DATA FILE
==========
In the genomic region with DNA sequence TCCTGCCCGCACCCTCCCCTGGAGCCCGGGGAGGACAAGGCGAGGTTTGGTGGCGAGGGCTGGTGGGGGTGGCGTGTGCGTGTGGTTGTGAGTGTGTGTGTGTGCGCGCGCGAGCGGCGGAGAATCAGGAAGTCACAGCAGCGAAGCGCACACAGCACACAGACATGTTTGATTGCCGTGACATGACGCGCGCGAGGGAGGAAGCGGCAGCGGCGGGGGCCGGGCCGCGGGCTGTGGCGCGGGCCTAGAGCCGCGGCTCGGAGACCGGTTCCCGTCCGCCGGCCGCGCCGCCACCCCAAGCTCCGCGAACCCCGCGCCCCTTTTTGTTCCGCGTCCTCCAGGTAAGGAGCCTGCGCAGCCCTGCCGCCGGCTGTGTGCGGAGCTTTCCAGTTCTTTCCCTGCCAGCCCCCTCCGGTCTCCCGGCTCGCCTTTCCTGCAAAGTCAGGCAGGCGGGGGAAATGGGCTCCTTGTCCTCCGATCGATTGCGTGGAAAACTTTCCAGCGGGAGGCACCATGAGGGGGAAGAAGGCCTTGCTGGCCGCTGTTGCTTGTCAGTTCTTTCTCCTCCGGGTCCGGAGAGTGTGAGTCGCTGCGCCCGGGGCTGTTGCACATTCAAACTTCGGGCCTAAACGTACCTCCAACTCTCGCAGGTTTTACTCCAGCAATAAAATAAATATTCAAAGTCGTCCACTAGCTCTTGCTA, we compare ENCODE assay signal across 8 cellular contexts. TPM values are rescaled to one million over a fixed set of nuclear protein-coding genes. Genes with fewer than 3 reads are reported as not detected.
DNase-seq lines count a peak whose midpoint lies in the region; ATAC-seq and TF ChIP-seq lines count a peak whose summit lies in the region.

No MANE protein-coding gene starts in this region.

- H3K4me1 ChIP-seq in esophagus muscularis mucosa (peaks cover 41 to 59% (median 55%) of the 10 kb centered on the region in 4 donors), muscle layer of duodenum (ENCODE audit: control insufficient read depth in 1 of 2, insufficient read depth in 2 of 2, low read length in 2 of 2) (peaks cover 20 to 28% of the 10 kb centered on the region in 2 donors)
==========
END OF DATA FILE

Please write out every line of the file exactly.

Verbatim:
In the genomic region with DNA sequence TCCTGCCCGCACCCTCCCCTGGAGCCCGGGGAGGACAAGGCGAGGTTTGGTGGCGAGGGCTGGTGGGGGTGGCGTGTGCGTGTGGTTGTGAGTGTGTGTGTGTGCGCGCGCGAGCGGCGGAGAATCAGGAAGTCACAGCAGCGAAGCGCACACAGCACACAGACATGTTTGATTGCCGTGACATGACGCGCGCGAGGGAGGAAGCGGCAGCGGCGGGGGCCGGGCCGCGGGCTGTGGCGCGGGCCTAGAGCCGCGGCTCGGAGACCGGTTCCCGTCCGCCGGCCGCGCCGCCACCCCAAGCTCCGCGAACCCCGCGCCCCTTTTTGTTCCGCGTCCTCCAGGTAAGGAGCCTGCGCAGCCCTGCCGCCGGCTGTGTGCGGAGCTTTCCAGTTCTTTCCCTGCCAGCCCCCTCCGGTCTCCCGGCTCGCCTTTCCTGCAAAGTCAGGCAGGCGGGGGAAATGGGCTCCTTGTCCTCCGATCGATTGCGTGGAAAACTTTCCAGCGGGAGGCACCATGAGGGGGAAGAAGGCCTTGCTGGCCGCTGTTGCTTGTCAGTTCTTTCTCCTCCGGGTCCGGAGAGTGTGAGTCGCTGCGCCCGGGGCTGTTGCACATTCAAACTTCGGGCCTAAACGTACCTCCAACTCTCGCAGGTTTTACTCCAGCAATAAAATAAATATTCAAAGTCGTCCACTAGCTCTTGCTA, we compare ENCODE assay signal across 8 cellular contexts. TPM values are rescaled to one million over a fixed set of nuclear protein-coding genes. Genes with fewer than 3 reads are reported as not detected.
DNase-seq lines count a peak whose midpoint lies in the region; ATAC-seq and TF ChIP-seq lines count a peak whose summit lies in the region.

No MANE protein-coding gene starts in this region.

- H3K4me1 ChIP-seq in esophagus muscularis mucosa (peaks cover 41 to 59% (median 55%) of the 10 kb centered on the region in 4 donors), muscle layer of duodenum (ENCODE audit: control insufficient read depth in 1 of 2, insufficient read depth in 2 of 2, low read length in 2 of 2) (peaks cover 20 to 28% of the 10 kb centered on the region in 2 donors)